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When Americans and Latin Americans talk about democracy, are they imagining the same thing? For years, researchers have suspected that fundamental differences exist between how North Americans view and appraise the concept of democracy and how Latin Americans view the same term. These differences directly affect the evolution of democratization and political liberalization in the countries of the region, and understanding them has tremendous consequences for U.S.–Latin American relations. But until now there has been no hard data to make “the definition of democracy” visible, and thus able to be interpreted. This book, the culmination of a monumental survey project, is the first attempt to do so.
Camp headed a research team that in 1998 surveyed 1,200 citizens in three countries—three distinct cases of democratic transition. Costa Rica is alleged to be the most democratic in Latin America; Mexico is a country in transition toward democracy; Chile is returning to democracy after decades of severe repression. The survey was carefully designed to show how the average citizen in each of these nations understands democracy.
In Citizen Views of Democracy in Latin America, ten leading scholars of the region analyze and interpret the results. Written with scholar and undergraduate in mind, the essays explore the countries individually, showing how the meaning of democracy varies among them. A key theme emerges: there is no uniform “Latin American” understanding of democracy, though the nations share important patterns. Other essays trace issues across boundaries, such as the role of ethnicity on perceptions of democracy. Several of the contributors also compare democratic norms in Latin America with those outside the region, including the United States. Concluding essays analyze the institutional and policy consequences of the data, including how attitudes toward private versus public ownership are linked to democratization.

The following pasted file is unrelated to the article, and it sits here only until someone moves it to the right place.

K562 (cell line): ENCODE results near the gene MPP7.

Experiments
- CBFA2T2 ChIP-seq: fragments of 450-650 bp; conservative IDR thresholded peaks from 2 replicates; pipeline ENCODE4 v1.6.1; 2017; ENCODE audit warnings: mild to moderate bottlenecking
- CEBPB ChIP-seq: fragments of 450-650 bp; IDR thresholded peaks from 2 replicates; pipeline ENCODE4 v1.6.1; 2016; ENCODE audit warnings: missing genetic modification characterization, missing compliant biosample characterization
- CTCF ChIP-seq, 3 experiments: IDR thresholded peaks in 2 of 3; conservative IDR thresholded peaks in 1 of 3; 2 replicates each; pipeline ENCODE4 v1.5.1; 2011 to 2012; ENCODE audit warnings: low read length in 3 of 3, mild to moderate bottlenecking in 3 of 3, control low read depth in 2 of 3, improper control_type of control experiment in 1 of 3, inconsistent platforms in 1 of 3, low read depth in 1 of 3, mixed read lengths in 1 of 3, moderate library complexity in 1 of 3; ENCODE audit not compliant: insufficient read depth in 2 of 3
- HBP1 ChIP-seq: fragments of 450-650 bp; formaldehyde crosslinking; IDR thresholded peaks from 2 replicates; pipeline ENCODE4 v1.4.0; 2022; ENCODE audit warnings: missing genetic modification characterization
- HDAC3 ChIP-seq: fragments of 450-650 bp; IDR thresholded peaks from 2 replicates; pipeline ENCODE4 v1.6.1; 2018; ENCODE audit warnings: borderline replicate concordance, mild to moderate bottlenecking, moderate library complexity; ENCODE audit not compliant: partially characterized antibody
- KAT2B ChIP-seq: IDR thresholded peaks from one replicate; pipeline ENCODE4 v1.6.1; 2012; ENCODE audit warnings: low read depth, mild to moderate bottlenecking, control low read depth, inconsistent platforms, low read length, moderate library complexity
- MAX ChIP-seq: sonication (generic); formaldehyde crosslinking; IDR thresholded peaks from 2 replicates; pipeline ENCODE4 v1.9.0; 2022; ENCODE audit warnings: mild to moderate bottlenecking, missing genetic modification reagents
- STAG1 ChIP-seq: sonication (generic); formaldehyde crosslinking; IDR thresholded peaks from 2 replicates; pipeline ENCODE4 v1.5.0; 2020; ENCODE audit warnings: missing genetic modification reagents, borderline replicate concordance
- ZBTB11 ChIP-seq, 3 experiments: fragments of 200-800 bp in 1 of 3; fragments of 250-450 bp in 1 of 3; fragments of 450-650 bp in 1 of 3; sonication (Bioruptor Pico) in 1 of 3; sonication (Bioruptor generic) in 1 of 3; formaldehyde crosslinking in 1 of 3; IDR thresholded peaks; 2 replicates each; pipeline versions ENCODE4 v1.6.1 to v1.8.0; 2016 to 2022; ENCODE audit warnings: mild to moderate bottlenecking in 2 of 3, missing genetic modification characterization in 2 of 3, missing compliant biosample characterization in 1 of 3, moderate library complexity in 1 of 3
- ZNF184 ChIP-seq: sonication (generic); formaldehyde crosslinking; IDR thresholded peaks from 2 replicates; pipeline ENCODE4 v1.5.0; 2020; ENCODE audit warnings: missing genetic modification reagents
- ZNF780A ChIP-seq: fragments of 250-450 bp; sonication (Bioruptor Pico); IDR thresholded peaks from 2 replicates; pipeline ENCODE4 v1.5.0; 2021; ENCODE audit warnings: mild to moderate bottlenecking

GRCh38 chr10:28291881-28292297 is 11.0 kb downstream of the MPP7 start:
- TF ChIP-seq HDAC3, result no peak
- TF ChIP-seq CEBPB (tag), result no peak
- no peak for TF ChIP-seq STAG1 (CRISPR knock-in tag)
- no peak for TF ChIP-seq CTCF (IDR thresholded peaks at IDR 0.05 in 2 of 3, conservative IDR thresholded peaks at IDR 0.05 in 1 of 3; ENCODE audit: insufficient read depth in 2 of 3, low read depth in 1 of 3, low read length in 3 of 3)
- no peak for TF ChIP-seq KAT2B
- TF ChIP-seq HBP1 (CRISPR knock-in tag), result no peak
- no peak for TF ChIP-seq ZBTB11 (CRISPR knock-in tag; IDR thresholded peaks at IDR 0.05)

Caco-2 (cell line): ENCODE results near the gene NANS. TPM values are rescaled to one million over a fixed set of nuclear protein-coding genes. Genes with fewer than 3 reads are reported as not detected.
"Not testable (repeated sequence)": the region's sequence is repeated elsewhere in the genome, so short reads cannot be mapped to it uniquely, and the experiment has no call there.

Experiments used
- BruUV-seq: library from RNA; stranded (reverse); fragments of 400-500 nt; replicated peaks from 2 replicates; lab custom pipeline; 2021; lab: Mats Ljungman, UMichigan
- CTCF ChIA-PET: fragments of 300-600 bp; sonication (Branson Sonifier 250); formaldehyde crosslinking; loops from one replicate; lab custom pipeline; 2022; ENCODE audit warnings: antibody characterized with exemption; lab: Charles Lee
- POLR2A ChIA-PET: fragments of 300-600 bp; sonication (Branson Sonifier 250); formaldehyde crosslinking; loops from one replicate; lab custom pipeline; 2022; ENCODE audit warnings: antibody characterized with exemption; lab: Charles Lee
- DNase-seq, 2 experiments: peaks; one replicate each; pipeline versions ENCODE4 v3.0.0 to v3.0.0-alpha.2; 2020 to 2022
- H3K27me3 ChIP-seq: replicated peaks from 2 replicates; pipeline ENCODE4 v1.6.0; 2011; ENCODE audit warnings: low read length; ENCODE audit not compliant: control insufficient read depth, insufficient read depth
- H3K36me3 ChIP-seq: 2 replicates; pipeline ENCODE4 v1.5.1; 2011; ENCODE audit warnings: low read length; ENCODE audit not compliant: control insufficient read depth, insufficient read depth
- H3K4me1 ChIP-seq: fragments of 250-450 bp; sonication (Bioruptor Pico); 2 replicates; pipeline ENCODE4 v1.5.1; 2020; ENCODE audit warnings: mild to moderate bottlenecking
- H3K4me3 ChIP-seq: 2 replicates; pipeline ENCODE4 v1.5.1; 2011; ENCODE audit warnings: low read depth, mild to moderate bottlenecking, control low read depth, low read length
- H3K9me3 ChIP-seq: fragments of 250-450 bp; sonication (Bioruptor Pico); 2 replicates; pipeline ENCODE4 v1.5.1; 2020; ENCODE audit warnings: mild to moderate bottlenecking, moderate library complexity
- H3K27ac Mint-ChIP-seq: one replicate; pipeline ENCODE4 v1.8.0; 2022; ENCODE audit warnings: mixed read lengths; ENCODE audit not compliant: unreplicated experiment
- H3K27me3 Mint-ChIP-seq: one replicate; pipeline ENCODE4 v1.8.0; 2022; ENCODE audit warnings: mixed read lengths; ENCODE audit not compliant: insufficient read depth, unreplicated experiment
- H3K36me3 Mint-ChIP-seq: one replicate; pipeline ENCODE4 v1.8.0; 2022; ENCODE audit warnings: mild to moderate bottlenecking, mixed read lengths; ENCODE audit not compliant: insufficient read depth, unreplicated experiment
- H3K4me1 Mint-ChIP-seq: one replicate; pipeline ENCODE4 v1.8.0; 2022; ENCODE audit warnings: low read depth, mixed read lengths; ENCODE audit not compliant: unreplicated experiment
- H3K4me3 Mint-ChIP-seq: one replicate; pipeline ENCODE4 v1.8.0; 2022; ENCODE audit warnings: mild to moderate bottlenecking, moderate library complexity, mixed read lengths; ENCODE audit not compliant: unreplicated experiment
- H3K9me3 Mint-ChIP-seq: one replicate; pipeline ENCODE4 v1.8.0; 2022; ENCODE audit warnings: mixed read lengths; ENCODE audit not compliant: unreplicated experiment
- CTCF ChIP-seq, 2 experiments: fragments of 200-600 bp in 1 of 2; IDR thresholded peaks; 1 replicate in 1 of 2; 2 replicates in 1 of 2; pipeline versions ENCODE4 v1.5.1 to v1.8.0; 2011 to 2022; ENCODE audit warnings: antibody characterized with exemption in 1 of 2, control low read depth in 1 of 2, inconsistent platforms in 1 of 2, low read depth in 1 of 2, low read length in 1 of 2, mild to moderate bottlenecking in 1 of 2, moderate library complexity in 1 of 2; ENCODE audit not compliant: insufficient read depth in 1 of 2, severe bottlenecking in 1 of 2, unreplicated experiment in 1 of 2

Every essay in the collection is based on the same data set, included on a CD-ROM packaged within each book, resulting in an organically cohesive work ideally suited for use in courses introducing Latin American and Third World politics, comparative politics, democratic transition, and research methods. Scholars and students may use the software and data set on the CD-ROM for comparative research projects linked to the essays in the volume.
|1||Democracy through Latin American Lenses: An Appraisal||3|
|2||Democracy and Mass Belief Systems in Latin America||27|
|3||Does Trust Matter? Interpersonal Trust and Democratic Values in Chile, Costa Rica, and Mexico||51|
|4||Costa Rica: Portrait of an Established Democracy||73|
|5||Costa Rican Exceptionalism: Why the Ticos Are Different||90|
|6||Transition to Democracy: A Mexican Perspective||107|
|7||Legacies of Authoritarianism: Political Attitudes in Chile and Mexico||118|
|8||Color and Democracy in Latin America||139|
|9||Mexico and the United States: Two Distinct Political Cultures?||157|
|10||Politics and Markets in Latin America: A Distinctive View of the Role of the State in Service Provision?||185|
|11||Chilean Citizens and Chilean Democracy: The Management of Fear, Division, and Alienation||206|
|12||Polls, Political Culture, and Democracy: A Heretical Historical Look||223|
|App. 1||Methodological Note||245|
|App. 2||Hewlett Poll, 1998||247|
|App. 3||Wall Street Journal Poll, 1999||256|
|Instructions for Using CD-ROM||294|
|Hewlett Survey Data on CD-ROM|